Monday, June 11, 2012

Still Planting

I was getting very nervous at how wild the forest garden is looking so I got out Sepp Holzer's Permaculture book and re-read it.  I calmed down.  Everything is OK out there.  Since I spent so much time last year working the forest garden, this year I am basically observing, and it is quite an eye-opener.  All of the fruit trees are thriving without watering or pruning, and most other plantings are growing great, too.  The foxgloves are spreading all on their own, the artemesias are doing their thing -- nothing much bothers them, and even last year's finnicky Valerian is growing well.  The hyssop didn't make it over the winter, and the gooseberries don't seem to like where they are.  Most importantly I am not seeing any insect pest problems, at least not yet.  I still have time to plant the perennial flower and herb garden just behind the fence I'm building, and I hope to get that planting done in the next few days.  All of the Grandpa Ott's morning glories are planted and the Scarlet Runner beans are planted next to them.  We had some good rain the other day and they seem to be holding their own.

Here is a picture of the field garden; I thought I'd take a picture of it before the deer get into it as I don't think I'll be able to get the fence put up in time to protect it from the deer.

This is my take on Buffalo Bird Woman's garden -- only I've added lots of raised beds.  Like her garden, the outside perimeter is filled with sunflowers.  Inside them are New England pie pumpkins and Blue Hubbard winter squash. Inside the squash are rows of Mandan Bride flour corn with Kentucky Wonder Brown pole beans planted around each corn stalk, and in between the corn rows are raised beds of Bull's Blood beets; Danvers Half-Long, Autumn King, and Atomic Red carrots; Southern Giant Curled Mustard; non-GMO sugar beets; Prague Celeriac; Hollow Crown parsnips; Laurentian rutabegas; Banish Ballhead and Red Ace cabbages; and two beds dedicated to Provider green beans.  Next to the corn are two rows of Moon and Stars, Charentais, and Green Nutmeg melons, and then a row of many packets of mixed annual flowers.  The raised bed at the front of the picture is Jerusalem artichokes and the bed next to it is my perennial allium bed that is filled with Musselburgh leeks, Egyptian Walking onions, and this year's Ailsa Craig onions.  I have a trench surrounding the entire section where I plan to dig in the fence posts.  As the plants grow, I will add wood chips and grass mulch that will not be removed at the end of the season.  My 350' of Red Cloud potatoes are in the half-section next to the hops.  I thought I had a picture of them but I can't find it so I'll have to take another for you.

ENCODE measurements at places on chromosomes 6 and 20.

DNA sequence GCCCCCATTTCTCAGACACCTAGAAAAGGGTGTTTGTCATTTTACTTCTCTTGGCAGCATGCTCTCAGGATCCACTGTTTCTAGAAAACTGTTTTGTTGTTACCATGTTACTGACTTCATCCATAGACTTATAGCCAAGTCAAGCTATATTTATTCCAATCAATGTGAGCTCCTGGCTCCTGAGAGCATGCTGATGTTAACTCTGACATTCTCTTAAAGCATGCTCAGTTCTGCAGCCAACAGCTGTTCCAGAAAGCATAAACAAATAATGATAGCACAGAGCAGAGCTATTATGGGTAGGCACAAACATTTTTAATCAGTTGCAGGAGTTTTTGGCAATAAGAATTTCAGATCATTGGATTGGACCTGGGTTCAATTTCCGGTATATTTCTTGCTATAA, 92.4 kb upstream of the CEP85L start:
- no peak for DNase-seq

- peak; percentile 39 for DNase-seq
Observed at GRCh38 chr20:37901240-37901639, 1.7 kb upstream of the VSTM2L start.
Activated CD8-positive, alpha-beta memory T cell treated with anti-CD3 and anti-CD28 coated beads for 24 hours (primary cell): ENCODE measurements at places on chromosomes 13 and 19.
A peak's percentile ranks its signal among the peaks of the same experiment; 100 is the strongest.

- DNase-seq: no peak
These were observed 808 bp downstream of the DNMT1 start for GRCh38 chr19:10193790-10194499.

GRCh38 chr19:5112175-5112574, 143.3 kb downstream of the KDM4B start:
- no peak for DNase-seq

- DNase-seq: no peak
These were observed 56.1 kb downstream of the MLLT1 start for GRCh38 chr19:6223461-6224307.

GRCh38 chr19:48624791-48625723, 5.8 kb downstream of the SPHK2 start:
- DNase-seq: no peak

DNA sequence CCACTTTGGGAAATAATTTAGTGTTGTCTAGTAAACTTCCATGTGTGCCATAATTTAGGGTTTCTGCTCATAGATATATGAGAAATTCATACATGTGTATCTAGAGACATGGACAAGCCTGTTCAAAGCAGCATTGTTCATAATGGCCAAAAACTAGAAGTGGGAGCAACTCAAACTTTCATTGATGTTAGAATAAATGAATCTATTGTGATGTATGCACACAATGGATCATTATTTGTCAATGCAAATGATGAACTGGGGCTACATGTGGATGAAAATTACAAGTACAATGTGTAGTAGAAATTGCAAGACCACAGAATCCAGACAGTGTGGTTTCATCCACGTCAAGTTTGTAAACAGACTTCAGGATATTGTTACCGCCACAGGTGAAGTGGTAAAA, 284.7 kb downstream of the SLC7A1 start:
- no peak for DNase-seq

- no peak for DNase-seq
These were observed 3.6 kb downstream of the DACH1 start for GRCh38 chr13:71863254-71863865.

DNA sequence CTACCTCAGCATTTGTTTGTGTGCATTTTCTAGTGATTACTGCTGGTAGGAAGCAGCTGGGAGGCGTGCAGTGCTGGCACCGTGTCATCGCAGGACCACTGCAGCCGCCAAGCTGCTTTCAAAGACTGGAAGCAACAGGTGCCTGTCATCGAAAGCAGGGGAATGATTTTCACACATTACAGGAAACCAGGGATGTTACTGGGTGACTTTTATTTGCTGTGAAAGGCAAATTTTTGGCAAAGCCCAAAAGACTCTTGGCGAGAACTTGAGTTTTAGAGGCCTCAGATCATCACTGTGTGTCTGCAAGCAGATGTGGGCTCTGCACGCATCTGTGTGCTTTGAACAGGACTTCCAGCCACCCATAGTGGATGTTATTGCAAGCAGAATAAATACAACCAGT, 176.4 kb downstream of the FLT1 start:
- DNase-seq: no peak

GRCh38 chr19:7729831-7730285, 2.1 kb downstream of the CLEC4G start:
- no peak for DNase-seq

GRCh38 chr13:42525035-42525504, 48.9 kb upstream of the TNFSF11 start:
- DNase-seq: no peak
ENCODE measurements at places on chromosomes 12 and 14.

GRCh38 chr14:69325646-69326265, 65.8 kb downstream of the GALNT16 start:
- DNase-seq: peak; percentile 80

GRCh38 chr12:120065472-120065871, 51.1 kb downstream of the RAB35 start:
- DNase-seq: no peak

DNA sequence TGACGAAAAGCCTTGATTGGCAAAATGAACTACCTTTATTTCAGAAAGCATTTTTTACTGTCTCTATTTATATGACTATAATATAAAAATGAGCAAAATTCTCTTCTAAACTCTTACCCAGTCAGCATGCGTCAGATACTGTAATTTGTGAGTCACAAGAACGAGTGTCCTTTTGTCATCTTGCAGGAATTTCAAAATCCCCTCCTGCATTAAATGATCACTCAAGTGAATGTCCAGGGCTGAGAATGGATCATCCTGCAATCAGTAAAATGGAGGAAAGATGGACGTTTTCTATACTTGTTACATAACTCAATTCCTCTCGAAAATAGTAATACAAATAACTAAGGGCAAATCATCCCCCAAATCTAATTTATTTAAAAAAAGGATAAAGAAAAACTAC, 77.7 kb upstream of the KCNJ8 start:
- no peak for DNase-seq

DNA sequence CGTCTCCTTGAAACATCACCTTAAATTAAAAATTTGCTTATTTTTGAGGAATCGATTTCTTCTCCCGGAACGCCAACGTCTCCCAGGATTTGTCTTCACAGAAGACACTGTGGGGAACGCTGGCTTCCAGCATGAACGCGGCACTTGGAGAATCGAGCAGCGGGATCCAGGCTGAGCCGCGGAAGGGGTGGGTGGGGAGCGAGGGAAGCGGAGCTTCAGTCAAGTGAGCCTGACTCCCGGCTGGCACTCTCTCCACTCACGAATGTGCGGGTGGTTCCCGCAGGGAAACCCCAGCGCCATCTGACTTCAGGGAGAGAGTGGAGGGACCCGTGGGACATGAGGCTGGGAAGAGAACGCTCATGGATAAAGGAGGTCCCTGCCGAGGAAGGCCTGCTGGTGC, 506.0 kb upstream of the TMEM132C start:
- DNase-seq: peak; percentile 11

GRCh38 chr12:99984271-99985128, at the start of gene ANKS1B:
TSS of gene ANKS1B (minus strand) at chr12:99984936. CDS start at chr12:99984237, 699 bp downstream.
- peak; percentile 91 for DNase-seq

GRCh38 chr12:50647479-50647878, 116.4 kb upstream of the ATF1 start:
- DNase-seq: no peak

Lots of wild life activity, some good and some questionable.  It's turtle reproductive season and they are all over.  We had a HUGE turtle come out of the field and cross the road into the woods next to Minnow Lake. Whether it was coming or going I don't know.  I couldn't tell what kind of turtle it was as I was driving the car at the time.  We also have lots of different birds, but not the usual ones.  I haven't seen a Nuthatch in almost two years.  We had our first Orioles,

but they didn't stick around.  There don't seem to be as many hummingbirds this year despite the fact that we set up two more feeders for them. I've heard cardinals but not seen them; robins and blue jays have been definitely been sighted,

but I haven't heard or seen any woodpeckers, either downy or big Red-headed, no Indigo buntings, or wood thrushes.  There was a lovely sounding song bird for two nights, but I have no idea what it was because I couldn't catch a sight of it.  There have been several different hawks around, and one morning I saw two crows bully a turkey vulture away from the yard.  Turkey vultures are unusual this far north.  I've only seen one doe with a fawn.  I don't know where all the fawns are this year.  We have lots of good-sized deer, but no fawns.  Perhaps my favorite animal sighting so far is of three river otters that I spied coming out of Minnow Lake and running across the road near my neighbor, Dale's house.  Tom said he thought they were going through the woods on our side of the road to get to the creek, and sure enough a couple of crows promptly started complaining.  I was so excited!  This is the first time I've ever seen river otters, and the fact that they are here is a great indicator of fishes in the creek and in Minnow Lake. 

While I was working on the forest garden fence I came across this fantastic flower:

Moccasin Flower
Moccasin Flower close up
I get really excited when I see rare flowers like this.  I will watch this spot carefully and see if the flowers increase next year.  I'm not sure how it propogates, but this looks like a seed pod:

I have managed to start two yellow gentians (also rare) in the greenhouse and hopefully I'll be able to plant them near the moccasin flowers.

Cousin It wanted to see how the chicks are doing so here a few new pictures of them:

These chicks are only two weeks old and are feathering out nicely.  They are already able to jump up onto the perch in front of the nesting boxes.

Well, I've been rambling on long enough for one night so I'll let you go.  Take care!

Tuesday, June 05, 2012

Recall Day

Get out and vote, Badger People!  And for those of us (admittedly, like me) who think the people may not prevail over corporate fascist out-of-state money interfering in sovereign state elections thanks to the Citizens United Supreme Court decision, here is a  glimmer of hope to read.